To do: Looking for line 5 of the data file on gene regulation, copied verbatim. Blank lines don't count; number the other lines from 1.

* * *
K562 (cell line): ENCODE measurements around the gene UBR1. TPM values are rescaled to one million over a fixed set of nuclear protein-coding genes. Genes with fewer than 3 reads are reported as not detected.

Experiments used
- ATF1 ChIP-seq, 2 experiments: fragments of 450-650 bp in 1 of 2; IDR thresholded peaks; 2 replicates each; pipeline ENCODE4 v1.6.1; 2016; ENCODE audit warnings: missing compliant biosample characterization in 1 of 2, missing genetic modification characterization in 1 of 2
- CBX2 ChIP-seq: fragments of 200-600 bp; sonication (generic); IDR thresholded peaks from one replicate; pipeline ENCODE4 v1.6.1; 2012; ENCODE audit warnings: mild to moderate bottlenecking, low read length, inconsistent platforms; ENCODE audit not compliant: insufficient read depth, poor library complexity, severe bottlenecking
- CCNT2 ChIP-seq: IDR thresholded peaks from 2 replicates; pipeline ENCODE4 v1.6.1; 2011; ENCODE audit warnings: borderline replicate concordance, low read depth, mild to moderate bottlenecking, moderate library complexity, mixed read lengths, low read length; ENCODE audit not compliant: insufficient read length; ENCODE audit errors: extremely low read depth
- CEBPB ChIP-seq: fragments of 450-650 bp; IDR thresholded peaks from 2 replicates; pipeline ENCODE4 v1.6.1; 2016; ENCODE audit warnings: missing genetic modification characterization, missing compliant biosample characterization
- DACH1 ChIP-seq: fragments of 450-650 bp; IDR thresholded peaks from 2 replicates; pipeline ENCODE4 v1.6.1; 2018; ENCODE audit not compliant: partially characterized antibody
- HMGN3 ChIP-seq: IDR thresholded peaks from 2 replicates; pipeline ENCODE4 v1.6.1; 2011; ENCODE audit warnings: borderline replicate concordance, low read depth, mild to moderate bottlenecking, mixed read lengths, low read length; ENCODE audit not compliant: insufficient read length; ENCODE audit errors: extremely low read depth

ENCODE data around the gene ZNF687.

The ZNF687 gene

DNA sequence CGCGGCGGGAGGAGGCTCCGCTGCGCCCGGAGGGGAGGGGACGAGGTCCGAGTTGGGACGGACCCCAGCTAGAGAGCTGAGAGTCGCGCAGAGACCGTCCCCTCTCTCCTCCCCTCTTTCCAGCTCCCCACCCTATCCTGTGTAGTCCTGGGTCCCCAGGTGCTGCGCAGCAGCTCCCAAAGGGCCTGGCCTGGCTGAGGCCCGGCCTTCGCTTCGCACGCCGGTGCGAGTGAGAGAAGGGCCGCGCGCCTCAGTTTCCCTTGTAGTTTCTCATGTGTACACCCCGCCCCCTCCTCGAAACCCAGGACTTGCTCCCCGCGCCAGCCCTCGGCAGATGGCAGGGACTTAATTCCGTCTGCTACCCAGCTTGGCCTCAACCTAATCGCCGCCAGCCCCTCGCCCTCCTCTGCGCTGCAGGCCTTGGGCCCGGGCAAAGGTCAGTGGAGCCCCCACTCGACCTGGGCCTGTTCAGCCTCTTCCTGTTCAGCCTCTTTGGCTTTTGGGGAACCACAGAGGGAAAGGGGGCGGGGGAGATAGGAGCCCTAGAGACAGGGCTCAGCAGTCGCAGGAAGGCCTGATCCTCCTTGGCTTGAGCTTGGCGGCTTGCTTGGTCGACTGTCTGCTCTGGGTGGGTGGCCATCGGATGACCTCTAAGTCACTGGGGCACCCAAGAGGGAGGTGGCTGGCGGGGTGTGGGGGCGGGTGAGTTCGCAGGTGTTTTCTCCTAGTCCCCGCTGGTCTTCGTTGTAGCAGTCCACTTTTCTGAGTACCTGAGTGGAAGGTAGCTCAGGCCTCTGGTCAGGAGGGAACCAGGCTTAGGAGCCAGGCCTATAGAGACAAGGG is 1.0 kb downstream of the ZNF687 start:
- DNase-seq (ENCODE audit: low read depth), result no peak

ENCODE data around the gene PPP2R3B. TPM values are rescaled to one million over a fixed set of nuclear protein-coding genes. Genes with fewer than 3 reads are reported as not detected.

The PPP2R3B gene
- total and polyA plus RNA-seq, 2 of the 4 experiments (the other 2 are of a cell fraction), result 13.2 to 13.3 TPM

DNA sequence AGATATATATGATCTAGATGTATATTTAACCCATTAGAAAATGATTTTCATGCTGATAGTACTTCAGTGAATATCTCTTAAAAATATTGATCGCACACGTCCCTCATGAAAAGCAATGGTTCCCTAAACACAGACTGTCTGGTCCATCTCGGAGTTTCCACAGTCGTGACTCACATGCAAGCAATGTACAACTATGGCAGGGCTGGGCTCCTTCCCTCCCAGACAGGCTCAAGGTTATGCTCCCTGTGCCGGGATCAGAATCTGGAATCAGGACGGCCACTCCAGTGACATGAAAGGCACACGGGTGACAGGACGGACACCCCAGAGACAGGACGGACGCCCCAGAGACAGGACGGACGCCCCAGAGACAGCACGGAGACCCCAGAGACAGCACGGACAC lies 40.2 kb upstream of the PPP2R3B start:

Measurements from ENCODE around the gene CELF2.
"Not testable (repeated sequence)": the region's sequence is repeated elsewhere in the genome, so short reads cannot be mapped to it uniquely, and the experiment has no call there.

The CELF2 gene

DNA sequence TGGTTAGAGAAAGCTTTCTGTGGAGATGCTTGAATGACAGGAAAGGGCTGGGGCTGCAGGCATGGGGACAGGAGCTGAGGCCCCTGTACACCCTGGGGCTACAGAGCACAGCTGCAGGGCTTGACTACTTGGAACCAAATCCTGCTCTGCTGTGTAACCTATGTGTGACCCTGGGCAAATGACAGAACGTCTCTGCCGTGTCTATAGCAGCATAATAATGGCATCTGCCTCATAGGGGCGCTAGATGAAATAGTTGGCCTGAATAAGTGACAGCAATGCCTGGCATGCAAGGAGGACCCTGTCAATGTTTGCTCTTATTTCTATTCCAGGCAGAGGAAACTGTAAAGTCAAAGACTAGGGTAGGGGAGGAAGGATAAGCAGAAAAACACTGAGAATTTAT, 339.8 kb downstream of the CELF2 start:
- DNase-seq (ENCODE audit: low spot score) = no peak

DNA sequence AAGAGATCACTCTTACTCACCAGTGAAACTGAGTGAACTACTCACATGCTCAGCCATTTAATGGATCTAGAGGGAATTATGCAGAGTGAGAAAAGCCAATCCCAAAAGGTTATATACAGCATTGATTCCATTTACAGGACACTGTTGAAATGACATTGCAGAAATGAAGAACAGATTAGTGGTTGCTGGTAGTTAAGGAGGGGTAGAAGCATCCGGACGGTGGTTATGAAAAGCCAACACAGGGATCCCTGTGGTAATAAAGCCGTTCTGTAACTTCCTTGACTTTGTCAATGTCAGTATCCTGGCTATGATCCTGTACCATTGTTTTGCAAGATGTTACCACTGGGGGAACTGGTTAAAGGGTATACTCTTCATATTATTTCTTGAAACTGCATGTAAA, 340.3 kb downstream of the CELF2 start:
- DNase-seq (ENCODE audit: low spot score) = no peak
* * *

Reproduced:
- CCNT2 ChIP-seq: IDR thresholded peaks from 2 replicates; pipeline ENCODE4 v1.6.1; 2011; ENCODE audit warnings: borderline replicate concordance, low read depth, mild to moderate bottlenecking, moderate library complexity, mixed read lengths, low read length; ENCODE audit not compliant: insufficient read length; ENCODE audit errors: extremely low read depth